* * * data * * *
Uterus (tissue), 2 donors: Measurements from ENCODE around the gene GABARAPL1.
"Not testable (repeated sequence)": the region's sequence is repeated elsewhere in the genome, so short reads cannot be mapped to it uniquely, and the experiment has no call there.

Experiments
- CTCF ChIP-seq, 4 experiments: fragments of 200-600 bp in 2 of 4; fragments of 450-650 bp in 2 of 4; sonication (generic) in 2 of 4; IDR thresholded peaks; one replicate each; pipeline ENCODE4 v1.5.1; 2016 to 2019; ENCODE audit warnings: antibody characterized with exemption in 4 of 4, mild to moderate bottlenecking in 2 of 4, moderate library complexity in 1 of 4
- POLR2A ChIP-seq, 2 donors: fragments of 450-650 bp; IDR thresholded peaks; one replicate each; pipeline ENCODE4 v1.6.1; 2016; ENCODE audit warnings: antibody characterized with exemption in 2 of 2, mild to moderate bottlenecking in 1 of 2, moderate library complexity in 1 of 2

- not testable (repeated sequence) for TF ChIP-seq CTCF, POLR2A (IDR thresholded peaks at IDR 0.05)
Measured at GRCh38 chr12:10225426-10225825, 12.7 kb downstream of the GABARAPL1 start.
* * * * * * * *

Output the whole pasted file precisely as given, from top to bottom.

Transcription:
Uterus (tissue), 2 donors: Measurements from ENCODE around the gene GABARAPL1.
"Not testable (repeated sequence)": the region's sequence is repeated elsewhere in the genome, so short reads cannot be mapped to it uniquely, and the experiment has no call there.

Experiments
- CTCF ChIP-seq, 4 experiments: fragments of 200-600 bp in 2 of 4; fragments of 450-650 bp in 2 of 4; sonication (generic) in 2 of 4; IDR thresholded peaks; one replicate each; pipeline ENCODE4 v1.5.1; 2016 to 2019; ENCODE audit warnings: antibody characterized with exemption in 4 of 4, mild to moderate bottlenecking in 2 of 4, moderate library complexity in 1 of 4
- POLR2A ChIP-seq, 2 donors: fragments of 450-650 bp; IDR thresholded peaks; one replicate each; pipeline ENCODE4 v1.6.1; 2016; ENCODE audit warnings: antibody characterized with exemption in 2 of 2, mild to moderate bottlenecking in 1 of 2, moderate library complexity in 1 of 2

- not testable (repeated sequence) for TF ChIP-seq CTCF, POLR2A (IDR thresholded peaks at IDR 0.05)
Measured at GRCh38 chr12:10225426-10225825, 12.7 kb downstream of the GABARAPL1 start.